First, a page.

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Life without Bulk Options

Life without Bulk Options

Zero Waste Lifestyle

Last Updated on April 3, 2020

I’ve been wondering what my life would be like if I didn’t live in California? What if I didn’t have access to bulk bins? How would my life be different? 

Life without bulk options

I grew up in the South, and I’m very aware of the lack of opportunities to make packageless purchases, and environmentally friendly options in general. 

Surprisingly, even in California, I still can’t find everything I need in bulk. I probably could if I were willing to drive or travel almost 2-3 hours to get groceries.

But, that’s highly unsustainable. Who has time to do that? I also feel like traveling that much negates the positive impact of buying goods without packaging. 

If you don’t have a farmers market, I hope your supermarkets sell produce loose or at least semi-loose like the picture above.  

When I have to make a packaged purchase, I ask myself a series of questions. I hope these questions will help you make good decisions! 

Question 1: Can I make this? 

 MARINARA 

MARINARA 

Things like yogurt, hummus, tomato sauce, peanut butter, bread crumbs, stock, pesto, salad dressing, croutons, gravy, apple sauce, granola bars…. etc. 

Nine times out of ten, I can easily make it. I can make it faster than driving to the store, cheaper, and healthier. 

(two things I hate making: tortillas and tortilla chips.) Pro Tip: Go to your local Mexican Restaurant. They typically make it fresh in house. I go in with my cloth bags and fill up on tortillas and chips! 

Question 2: Can I buy it in a returnable bottle? 

Often times milk and yogurt come in glass.

The bottles are collected at grocery stores and sent back to the farms. They also pay you for bringing your bottles back.

Question 3: Can I buy it in compostable wrapping? 

A lot of baking supplies still come in paper bags like sugar and flour. Both of those are compostable.

If you have municipal compost, put them in your bin.

If you have a backyard compost, like me, I tear them in to small pieces.

Place them in your pile or feed them to your worms! Viola – practically packageless. 

Question 4: Does it come in glass? 

Glass is always my number one go to. It’s 100% recyclable.

It is melted down to make new glass.

Glass bottles I have in the house: Soy Sauce, Sesame Oil, and Buffalo Sauce. (If anyone finds Buffalo Sauce in bulk – CALL ME.)

If you’re not ready to delve into homemade mayo, salad dressing, marinara, wine, etc – glass is a great option. 

Question 5: Can I buy it loose in cardboard? 

This is becoming more and more rare.

Manufacturers are starting to wrap the contents in plastic or paper and then put them in a cardboard box.

But, occasionally somethings still come loose. 

Question 6: If it comes in plastic, what’s the number? 

I don’t know if you’ve noticed, all plastic has a recycle sign on it. It doesn’t mean anything.

The only thing that matters is the little number inside of the recycle sign.

The higher the number the more likely it is to actually be downcycled. Most of the time plastic is just landfilled. 

  1. PETE or PET (polyethylene terepthalate) most commonly used for cake trays, soft drinks, and pill bottles. Downcycled into carpet, furniture, and fleece. 
  2. HDPE (high-density polyethylene) most commonly used for cleaning bottles, shampoo, milk jugs, and yogurt. Downcycled into fencing, floor tiles, and park benches.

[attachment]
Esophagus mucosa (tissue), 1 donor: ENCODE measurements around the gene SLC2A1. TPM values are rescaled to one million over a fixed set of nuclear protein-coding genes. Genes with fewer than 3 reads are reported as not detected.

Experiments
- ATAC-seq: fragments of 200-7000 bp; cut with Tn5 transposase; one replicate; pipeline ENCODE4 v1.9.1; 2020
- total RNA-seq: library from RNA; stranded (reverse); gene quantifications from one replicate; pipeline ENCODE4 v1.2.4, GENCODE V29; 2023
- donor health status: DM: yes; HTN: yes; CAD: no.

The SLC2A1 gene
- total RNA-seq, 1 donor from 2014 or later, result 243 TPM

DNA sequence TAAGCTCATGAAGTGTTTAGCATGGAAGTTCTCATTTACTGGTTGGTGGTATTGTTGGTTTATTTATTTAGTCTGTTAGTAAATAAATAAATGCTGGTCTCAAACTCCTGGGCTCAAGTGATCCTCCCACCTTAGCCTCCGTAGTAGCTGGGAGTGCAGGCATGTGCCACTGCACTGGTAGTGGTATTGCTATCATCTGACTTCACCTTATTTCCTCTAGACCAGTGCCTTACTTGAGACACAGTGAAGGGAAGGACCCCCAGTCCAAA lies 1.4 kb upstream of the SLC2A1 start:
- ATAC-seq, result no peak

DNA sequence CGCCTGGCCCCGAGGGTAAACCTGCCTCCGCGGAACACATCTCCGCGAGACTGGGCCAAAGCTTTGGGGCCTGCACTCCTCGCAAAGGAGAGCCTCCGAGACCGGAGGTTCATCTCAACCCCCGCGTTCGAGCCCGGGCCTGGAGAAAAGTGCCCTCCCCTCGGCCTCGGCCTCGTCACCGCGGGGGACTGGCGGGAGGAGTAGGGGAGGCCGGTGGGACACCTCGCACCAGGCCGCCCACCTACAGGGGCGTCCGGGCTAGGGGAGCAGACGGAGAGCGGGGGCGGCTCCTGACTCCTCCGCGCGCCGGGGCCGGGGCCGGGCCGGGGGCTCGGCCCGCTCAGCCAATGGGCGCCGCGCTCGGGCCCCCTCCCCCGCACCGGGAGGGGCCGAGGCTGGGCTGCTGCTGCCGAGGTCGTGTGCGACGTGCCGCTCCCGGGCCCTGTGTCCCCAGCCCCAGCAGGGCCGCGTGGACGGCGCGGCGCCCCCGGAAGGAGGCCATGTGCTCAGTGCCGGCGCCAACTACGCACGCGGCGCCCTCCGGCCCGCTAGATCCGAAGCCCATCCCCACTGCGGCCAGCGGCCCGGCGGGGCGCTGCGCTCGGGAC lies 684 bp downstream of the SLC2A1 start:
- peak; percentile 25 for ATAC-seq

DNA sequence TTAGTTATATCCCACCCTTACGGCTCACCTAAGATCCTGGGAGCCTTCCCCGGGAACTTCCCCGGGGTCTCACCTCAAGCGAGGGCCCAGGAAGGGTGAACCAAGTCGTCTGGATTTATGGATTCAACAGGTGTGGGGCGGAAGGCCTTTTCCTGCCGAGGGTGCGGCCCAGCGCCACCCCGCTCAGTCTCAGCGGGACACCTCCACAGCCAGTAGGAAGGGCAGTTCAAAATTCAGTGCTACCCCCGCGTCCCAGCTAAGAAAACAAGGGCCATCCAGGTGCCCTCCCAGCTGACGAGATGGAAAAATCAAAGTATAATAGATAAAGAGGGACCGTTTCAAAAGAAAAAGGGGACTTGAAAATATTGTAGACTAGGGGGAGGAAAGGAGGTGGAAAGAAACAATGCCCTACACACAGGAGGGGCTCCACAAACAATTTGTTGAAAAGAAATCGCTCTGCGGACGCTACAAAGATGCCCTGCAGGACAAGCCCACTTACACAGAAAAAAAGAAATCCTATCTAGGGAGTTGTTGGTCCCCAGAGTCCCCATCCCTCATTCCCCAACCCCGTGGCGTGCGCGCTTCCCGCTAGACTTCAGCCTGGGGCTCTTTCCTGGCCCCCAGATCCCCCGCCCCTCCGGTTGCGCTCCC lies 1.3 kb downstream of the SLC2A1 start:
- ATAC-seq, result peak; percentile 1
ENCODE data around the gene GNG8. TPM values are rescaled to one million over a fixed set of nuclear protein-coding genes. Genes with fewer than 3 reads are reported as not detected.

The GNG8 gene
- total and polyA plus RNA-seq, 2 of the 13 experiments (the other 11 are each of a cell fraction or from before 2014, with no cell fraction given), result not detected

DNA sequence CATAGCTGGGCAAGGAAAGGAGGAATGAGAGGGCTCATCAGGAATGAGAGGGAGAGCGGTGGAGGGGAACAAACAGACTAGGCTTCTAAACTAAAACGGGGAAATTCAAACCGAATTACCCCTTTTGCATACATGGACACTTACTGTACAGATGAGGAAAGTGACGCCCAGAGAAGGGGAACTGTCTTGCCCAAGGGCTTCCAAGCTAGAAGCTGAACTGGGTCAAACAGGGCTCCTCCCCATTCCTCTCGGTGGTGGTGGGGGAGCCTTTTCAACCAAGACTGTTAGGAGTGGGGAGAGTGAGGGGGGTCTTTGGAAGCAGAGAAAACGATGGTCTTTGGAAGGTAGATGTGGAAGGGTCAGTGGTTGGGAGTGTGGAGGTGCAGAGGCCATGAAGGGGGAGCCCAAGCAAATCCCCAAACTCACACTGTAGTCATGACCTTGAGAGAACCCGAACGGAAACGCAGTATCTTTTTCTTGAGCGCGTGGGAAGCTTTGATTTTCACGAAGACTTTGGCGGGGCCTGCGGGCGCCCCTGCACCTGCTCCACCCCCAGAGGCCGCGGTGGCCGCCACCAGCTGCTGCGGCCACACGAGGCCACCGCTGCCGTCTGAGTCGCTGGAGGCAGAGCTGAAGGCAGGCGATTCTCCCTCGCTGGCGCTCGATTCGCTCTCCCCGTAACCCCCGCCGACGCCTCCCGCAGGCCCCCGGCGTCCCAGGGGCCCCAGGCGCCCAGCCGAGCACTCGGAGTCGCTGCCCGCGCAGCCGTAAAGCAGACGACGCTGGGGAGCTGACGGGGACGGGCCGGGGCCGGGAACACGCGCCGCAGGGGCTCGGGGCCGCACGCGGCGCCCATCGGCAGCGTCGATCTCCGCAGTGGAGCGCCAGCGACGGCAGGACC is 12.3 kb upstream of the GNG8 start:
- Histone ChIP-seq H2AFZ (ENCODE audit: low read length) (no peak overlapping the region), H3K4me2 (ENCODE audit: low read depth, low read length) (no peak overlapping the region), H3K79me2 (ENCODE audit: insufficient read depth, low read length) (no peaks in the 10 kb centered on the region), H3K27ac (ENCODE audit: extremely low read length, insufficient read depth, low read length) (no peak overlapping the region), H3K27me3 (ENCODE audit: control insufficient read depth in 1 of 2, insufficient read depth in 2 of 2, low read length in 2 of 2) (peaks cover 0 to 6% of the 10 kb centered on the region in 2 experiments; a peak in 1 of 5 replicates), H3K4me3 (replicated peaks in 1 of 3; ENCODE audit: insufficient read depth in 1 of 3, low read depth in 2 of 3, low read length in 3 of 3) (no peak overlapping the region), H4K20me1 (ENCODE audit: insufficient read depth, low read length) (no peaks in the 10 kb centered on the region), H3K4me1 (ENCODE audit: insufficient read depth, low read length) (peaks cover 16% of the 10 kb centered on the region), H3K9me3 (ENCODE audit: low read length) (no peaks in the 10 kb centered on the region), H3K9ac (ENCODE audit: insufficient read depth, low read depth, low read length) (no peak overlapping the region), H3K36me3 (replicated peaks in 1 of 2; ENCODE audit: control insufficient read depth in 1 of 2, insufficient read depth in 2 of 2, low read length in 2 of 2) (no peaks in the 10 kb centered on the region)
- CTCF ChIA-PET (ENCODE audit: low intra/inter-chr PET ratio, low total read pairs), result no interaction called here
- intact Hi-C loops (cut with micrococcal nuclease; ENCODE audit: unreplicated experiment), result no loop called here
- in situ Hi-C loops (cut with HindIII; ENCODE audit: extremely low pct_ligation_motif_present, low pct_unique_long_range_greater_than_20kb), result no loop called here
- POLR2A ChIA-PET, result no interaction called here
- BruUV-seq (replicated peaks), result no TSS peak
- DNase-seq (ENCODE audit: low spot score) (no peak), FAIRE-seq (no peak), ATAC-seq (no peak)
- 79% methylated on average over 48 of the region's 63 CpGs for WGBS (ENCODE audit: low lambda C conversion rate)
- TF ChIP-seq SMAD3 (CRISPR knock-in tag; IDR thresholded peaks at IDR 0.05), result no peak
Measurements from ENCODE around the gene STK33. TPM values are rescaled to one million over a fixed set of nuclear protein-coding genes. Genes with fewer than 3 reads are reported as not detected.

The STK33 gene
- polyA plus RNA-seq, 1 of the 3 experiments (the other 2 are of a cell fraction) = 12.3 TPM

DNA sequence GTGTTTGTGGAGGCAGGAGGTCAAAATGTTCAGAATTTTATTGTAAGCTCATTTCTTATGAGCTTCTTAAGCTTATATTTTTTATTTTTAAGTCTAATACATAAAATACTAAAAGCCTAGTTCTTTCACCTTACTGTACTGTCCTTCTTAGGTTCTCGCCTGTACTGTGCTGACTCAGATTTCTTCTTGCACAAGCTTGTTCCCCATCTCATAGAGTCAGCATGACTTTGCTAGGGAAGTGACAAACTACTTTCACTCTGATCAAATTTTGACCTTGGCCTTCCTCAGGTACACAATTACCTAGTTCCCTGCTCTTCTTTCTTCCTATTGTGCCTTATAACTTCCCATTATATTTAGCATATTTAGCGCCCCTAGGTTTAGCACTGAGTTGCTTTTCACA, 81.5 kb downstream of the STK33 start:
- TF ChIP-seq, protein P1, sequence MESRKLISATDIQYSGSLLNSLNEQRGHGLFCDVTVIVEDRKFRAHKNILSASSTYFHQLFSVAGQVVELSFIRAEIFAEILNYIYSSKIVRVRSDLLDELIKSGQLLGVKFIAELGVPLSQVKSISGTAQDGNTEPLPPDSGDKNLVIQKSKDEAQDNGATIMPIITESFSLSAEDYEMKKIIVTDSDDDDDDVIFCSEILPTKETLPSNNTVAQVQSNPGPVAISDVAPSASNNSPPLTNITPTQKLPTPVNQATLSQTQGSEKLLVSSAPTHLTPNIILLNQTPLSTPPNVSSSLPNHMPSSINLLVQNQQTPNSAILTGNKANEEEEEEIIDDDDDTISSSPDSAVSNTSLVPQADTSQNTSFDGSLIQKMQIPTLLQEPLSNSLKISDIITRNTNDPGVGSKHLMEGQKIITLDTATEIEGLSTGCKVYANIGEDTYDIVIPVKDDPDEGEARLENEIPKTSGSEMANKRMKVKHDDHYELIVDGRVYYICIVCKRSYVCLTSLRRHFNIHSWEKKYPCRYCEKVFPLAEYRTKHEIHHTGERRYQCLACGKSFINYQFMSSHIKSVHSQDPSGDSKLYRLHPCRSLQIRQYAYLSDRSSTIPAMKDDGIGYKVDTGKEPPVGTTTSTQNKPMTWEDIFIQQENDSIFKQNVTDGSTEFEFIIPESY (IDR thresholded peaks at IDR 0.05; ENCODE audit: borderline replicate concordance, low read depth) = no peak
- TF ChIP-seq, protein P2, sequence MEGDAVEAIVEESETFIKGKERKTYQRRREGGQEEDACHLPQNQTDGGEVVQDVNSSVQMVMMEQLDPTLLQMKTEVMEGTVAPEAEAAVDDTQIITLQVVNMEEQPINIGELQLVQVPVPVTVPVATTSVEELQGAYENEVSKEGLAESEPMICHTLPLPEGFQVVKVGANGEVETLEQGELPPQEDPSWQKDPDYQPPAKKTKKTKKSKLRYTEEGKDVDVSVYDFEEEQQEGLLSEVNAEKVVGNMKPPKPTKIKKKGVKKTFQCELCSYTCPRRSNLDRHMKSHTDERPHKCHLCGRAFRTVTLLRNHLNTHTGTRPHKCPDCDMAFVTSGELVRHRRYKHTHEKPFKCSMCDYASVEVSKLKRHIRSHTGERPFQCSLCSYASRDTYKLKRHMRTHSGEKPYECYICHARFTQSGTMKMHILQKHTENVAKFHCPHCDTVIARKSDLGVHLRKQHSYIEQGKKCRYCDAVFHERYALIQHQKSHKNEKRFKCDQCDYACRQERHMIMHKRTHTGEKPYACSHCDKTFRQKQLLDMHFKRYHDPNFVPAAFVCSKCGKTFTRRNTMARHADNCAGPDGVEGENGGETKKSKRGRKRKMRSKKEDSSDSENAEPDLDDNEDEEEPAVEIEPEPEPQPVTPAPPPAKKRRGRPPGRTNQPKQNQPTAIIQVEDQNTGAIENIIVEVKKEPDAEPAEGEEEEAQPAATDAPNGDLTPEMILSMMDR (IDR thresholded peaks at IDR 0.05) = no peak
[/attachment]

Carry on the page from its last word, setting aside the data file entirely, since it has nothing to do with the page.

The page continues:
3. PVC (vinyl) used for cooking oil, clear food packaging, mouthwash bottles. Downcycled into roadway gutters and cables.
  4. LDPE (Low-density polyethylene) used for bread bags, shopping bags, carpet, clothing, furniture. Downcycled into ???
  5. PP (polypropylene) used for cheese containers, syrup bottles, drinking straws. Downcycled into????
  6. PS (polystyrene) AKA styrofoam used in take away cups, plates, and egg cartons. *known carcinogen; high rate of leaching into food* Landfill only.
  7. Miscellaneous; Landfill only. 

Researching each type of plastic, almost everyone said: avoid. I have to say I agree with them.

But, sometimes plastic free options aren’t available.

Go by number. Avoid reusing the plastic containers and recycle if possible.

Check your cities curbside collection to see exactly what they pick up. 

Question 7: Buy it in Bulk?

If you run into any problems with what’s mentioned above, and you can freeze it or it won’t go bad on the shelf buy as large a pack as you can.

You’ll be getting bulk discounts and drastically reducing your waste.

We bought a 25lb bag of rice when we first moved to California that lasted two years. That alone saved 25 plastic wrapped rice bags! 

And, never buy single use yogurt cups, chip bags, individually packed sweets, etc. Always try to buy as big as possible, if it won’t spoil. 

  • You can freeze yogurt, cheese, bread, marinara, salsa, fruit, vegetables, etc.
  • Keep things like flour, sugar, rice, beans, and dry pasta in air tight containers

25lbs

1lb

Even at the end of the day if you’re left with lots of packaging from food, remember there are so many other places you can make an impact.

Bringing your own to-go container to the restaurant, making cleaning supplies, making beauty products, carpooling more, buying experiences, buying second hand.

There’s still so much you can do

Don’t be afraid to email your grocer asking for what you want. You’re the consumer.

They’re there to serve your needs. Don’t knock you’re consuming power.

And, if you really, really wanted, get together with some friends and open a co-op in your garage.

You wouldn’t necessarily have to sell to other people, but you could split the large shipments among yourself.

It’s all about making smarter choices!